Amherst's Nathan Kelly is preparing for another season of Formula BMW Racing. He's also looking for sponsors to support his racing career.
AMHERST – Motorsports is not a game of luck and good fortune, every move both on and off the track is a calculated precise action with little to no room for error.
Nathan Kelly of Amherst has spent the past 12 years of his life sculpting a career around his passion, learning firsthand the pressures of the sport.
“It’s been a challenge, racing isn’t free and with the economy the way it is companies don’t hand over sponsorship dollars easy,” the 22-year-old said.
Last November, Kelly spoke with two teams involved in the Indy Car ladder system, called the Mazda Road to Indy.
“It was great to talk with them, it really opened my eyes for how much of a challenge it is to get into professional racing when you don’t have a professional level budget, they had both offered seats for the season but it wasn’t in my budget,” he said.
The term budget does not sound like a word that an athlete would have to be concerned about, unless you want to be a racecar driver, explains Kelly. He said 90 per cent of the drivers pay for their seats in racing.
“It sounds outrageous I know, but it’s the truth. A seat in F1 can cost between $3 million to $44 million (Ferrari), NASCAR can be around $100,000 per race. Even down to the local series like the Maritime ProStock tour are spending huge amounts of money to get cars on the track, there is rarely such thing as a hired driver in racing,” he said.
Kelly has since sent out fully customized sponsorship proposals to businesses hoping for the right opportunity to connect. He said it’s like any business you do in life. You need to show the investor why it is best for them, businesses need to understand why unique marketing is so important in today’s world.
“Look at Redbull, they only sell energy drinks but have enough money to send a man into space at $10 million-plus and spend $675 million on their F1 team annually,” Kelly said. “It’s all about marketing in today’s world. If people don’t see your brand your sales will plateau and decline very quickly. No longer is it a world of relying on repeat valued customers, that generation is slipping away.”
Kelly further explains that he does way more than just put a sticker on his racecar for sponsors. He tries to give his sponsors current marketing practices and it’s really limitless with what can be done. Technology, like GoPro video cameras, has changed what is possible.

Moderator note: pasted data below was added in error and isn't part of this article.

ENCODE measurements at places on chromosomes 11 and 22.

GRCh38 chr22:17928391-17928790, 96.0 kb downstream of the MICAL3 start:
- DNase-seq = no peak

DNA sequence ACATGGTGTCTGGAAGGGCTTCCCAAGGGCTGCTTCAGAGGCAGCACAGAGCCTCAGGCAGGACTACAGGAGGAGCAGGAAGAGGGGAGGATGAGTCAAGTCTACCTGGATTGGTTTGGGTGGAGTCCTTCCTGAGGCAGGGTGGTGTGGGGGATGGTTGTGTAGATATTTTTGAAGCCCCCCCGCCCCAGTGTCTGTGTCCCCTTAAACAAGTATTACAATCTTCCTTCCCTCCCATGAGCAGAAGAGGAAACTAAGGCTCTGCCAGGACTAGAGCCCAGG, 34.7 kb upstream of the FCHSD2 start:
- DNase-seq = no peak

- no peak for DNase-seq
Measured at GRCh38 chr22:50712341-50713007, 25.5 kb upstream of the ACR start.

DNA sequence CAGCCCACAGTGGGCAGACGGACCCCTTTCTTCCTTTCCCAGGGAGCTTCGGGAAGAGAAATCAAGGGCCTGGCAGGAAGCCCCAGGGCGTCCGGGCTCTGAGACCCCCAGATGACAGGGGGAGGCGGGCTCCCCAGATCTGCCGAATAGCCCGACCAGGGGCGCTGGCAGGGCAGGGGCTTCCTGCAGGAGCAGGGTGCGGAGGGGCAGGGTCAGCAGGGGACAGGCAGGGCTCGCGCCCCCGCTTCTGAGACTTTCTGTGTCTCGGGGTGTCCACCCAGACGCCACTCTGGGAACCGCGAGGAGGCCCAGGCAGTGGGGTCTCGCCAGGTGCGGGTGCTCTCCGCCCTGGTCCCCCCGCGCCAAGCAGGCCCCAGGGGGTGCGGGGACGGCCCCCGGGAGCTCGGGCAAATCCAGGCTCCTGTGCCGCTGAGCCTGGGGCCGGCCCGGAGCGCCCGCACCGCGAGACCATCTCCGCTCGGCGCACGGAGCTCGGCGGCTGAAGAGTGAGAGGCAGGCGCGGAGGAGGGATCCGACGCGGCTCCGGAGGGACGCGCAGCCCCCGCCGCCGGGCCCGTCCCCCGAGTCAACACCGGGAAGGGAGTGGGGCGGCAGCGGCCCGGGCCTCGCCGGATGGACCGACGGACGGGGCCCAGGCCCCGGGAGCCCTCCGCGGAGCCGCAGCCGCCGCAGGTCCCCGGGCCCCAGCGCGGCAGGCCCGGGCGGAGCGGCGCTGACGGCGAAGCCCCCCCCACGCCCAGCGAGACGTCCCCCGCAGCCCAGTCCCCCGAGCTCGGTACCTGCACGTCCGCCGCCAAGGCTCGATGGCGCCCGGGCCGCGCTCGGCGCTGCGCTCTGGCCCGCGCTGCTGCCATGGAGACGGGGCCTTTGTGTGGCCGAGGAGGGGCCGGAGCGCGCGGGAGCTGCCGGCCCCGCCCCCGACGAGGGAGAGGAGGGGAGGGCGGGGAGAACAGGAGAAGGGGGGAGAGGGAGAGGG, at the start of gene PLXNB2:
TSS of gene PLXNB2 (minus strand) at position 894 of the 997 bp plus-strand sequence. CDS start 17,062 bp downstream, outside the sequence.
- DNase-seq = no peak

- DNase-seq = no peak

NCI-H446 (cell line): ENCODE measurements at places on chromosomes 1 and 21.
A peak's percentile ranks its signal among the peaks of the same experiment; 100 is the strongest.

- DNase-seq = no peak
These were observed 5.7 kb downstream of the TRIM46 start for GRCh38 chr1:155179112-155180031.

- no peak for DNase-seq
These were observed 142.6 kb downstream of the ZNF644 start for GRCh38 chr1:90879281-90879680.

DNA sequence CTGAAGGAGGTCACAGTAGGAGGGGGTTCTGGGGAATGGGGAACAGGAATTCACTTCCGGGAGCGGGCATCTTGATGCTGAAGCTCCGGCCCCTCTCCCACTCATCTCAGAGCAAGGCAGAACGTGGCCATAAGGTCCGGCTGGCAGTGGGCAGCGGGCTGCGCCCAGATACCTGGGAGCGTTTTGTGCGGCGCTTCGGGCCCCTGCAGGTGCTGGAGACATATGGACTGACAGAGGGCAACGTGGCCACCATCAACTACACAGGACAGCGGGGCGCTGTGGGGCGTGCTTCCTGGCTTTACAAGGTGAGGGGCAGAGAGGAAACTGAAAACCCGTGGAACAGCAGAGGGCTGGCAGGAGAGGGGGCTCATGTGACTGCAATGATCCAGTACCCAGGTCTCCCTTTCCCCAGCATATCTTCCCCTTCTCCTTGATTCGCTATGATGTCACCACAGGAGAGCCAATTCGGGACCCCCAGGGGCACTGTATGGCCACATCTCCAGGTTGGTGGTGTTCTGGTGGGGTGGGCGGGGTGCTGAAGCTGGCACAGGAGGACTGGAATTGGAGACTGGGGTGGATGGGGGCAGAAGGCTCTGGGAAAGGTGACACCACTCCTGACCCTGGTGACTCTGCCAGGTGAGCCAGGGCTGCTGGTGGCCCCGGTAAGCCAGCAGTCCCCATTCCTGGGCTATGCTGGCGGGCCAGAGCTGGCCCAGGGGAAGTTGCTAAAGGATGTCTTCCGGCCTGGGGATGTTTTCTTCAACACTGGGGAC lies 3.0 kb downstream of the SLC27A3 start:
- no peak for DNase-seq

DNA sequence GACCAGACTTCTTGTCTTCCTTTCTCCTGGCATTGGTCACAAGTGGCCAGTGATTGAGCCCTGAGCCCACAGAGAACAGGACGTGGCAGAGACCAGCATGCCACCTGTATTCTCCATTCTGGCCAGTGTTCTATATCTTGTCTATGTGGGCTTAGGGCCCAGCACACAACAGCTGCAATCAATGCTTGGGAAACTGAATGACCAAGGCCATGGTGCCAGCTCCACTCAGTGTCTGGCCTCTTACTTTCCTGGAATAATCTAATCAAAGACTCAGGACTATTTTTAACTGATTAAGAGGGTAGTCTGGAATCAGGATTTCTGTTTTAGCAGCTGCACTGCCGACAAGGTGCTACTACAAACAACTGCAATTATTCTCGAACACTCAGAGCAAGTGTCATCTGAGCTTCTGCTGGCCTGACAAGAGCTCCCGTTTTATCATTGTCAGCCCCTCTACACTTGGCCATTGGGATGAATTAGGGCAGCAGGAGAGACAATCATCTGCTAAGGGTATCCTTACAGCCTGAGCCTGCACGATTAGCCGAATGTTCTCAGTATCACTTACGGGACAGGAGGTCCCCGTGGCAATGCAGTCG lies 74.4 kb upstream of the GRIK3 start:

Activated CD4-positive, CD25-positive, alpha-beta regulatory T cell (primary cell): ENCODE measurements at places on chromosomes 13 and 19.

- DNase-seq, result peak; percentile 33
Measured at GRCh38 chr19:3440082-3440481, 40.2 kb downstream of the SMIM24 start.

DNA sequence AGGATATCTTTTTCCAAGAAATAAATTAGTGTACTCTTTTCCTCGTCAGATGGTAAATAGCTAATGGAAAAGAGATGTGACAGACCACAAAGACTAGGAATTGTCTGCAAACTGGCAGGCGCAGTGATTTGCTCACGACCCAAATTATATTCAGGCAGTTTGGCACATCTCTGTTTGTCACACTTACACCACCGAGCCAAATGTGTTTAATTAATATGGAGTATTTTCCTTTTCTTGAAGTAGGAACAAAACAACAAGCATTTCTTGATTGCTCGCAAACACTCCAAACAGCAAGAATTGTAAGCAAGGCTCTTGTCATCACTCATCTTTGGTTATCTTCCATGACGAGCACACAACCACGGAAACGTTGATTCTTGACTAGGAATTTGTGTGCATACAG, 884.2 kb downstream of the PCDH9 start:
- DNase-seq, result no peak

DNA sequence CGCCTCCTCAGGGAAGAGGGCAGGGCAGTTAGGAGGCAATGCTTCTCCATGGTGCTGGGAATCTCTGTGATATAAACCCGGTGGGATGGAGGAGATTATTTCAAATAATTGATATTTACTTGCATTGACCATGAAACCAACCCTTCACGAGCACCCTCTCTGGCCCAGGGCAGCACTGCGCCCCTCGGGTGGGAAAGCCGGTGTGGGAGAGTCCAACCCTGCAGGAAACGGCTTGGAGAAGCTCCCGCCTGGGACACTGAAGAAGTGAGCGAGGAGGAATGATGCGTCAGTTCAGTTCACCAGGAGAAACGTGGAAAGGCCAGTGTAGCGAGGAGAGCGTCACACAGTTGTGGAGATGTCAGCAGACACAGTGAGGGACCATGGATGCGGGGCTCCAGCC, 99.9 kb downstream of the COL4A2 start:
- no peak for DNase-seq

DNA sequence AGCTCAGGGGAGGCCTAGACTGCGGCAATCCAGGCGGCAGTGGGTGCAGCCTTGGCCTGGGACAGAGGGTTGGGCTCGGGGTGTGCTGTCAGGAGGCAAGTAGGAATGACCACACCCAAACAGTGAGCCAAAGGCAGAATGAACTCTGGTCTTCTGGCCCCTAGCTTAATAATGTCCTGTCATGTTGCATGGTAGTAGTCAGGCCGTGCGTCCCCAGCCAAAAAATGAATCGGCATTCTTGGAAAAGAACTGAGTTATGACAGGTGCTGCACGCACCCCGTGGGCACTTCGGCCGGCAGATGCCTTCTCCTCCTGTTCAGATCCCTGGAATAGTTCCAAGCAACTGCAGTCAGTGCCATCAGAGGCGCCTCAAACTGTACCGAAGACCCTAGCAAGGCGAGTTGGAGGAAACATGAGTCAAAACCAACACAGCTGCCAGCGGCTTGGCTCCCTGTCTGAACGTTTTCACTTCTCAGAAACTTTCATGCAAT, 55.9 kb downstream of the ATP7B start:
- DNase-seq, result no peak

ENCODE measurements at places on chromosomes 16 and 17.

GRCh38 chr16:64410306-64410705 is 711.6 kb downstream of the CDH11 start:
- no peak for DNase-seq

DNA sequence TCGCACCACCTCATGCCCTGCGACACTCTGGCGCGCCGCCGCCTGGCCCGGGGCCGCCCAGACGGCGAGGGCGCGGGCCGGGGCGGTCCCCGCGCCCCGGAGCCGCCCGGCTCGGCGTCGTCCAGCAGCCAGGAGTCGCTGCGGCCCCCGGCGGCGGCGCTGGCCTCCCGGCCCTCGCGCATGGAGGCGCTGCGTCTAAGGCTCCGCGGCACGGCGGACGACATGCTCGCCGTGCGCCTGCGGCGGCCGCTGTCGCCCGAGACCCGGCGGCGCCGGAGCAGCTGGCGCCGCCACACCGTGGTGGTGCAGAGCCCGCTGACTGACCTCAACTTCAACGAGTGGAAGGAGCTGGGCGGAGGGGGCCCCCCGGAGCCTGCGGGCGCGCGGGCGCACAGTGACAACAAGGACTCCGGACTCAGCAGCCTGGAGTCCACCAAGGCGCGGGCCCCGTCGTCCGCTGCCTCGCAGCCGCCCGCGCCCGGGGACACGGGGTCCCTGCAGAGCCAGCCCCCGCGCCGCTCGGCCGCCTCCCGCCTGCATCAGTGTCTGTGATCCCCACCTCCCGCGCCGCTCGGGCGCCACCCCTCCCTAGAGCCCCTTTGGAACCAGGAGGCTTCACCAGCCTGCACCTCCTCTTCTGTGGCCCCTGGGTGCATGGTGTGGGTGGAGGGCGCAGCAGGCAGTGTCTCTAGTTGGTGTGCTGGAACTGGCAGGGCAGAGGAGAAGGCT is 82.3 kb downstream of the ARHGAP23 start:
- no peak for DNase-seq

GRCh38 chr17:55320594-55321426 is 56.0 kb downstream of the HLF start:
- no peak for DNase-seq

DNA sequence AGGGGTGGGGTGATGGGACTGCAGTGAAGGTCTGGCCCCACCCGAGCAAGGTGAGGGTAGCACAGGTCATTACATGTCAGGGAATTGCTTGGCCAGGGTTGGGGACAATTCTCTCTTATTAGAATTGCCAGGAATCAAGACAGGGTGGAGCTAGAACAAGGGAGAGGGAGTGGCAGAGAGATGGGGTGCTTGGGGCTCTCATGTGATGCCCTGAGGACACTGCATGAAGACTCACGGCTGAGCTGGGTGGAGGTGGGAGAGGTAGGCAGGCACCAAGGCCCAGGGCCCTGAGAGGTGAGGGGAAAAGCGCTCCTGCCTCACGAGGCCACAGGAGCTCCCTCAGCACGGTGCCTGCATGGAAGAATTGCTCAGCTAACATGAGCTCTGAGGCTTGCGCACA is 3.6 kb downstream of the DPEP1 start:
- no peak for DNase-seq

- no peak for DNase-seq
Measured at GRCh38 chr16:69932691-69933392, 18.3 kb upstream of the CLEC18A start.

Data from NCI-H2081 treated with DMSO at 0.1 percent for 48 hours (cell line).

“It’s great if 300,000 people see your logo, but they need to remember it, that’s where I come in,” said Kelly, who feels auto racing it is one of the best marketing tools out there.
“In no other athletic sponsorship do you get opportunities such as: full television coverage, international magazine advertisement, social media advertisement, a billboard that moves at 250 km/h and your logo on a transport truck that travels internationally.”
All of this is just a taste of what comes with partnering up with this young talent.
When asked about local sponsorship (Amherst area) Kelly was very grateful to speak about Carters Sports Cresting,
“They have been beyond amazing, their support is outstanding and the work is incredible. Mark Carter has been behind me with my racing since I first started at age 10, and I can’t thank him enough for it,” Kelly said.
Gaining sponsorship can be quite difficult explained Kelly, however this isn’t something the young athlete will let slow him down.
He has found an ideal program that allows him to train in a high performance vehicle without the extensive costs. He is racing a Formula BMW racecar across eastern Canada with the support of Kartbahn, Bell Helmets, K1 Racegear and Amherst’s own, Carters Sports Cresting.
“The series is perfect for me at this stage; I was able to get enough funding through all of my sponsors to cover my costs for this season,” Kelly said. “The majority of racers have their family members paying their way, I was able to accomplish this strictly on corporate funding.”
Kelly further states that you have to think of it like a business, it cannot be compared to a sport like hockey or baseball; it is a world where money talks and talent walks.
Kelly hopes to some day compete in touring car racing, series like the 24-hour races at Daytona and Le Mans.
“It would be nice to race touring cars, and hopefully land a position as a fully paid driver; even still I understand that I will need a second job to live comfortably,” he said. “Currently, I am looking into engineering positions with a couple race teams in England”
Kelly has already started to prepare for the 2015 season; he has been in touch with multiple large corporations negotiating sponsorship opportunities and they are listening. He is also on the radar of three professional teams.
“I have already spoken with three teams in the series that I am interested in for next season, the series is fully televised and the cars are truly amazing.”
Next seasons venue include the Montreal Formula 1 Weekend, and the Toronto Indy, both of which set sporting event attendance records in Canada.
If anything Kelly feels that what he has learned about business through this journey cannot be replicated with a degree, even though he is finishing that up as well.
“I have learned a ton just from doing all of this; I feel that the best learning only takes place with trial and error. It’s also really important to me to have a degree behind me as well, it adds credibility. I do all of my classes online so I can still travel for racing,” Kelly said.
Kelly has a website (www.nathankellyracing.com) and you can keep up with him on twitter @nathankelly77.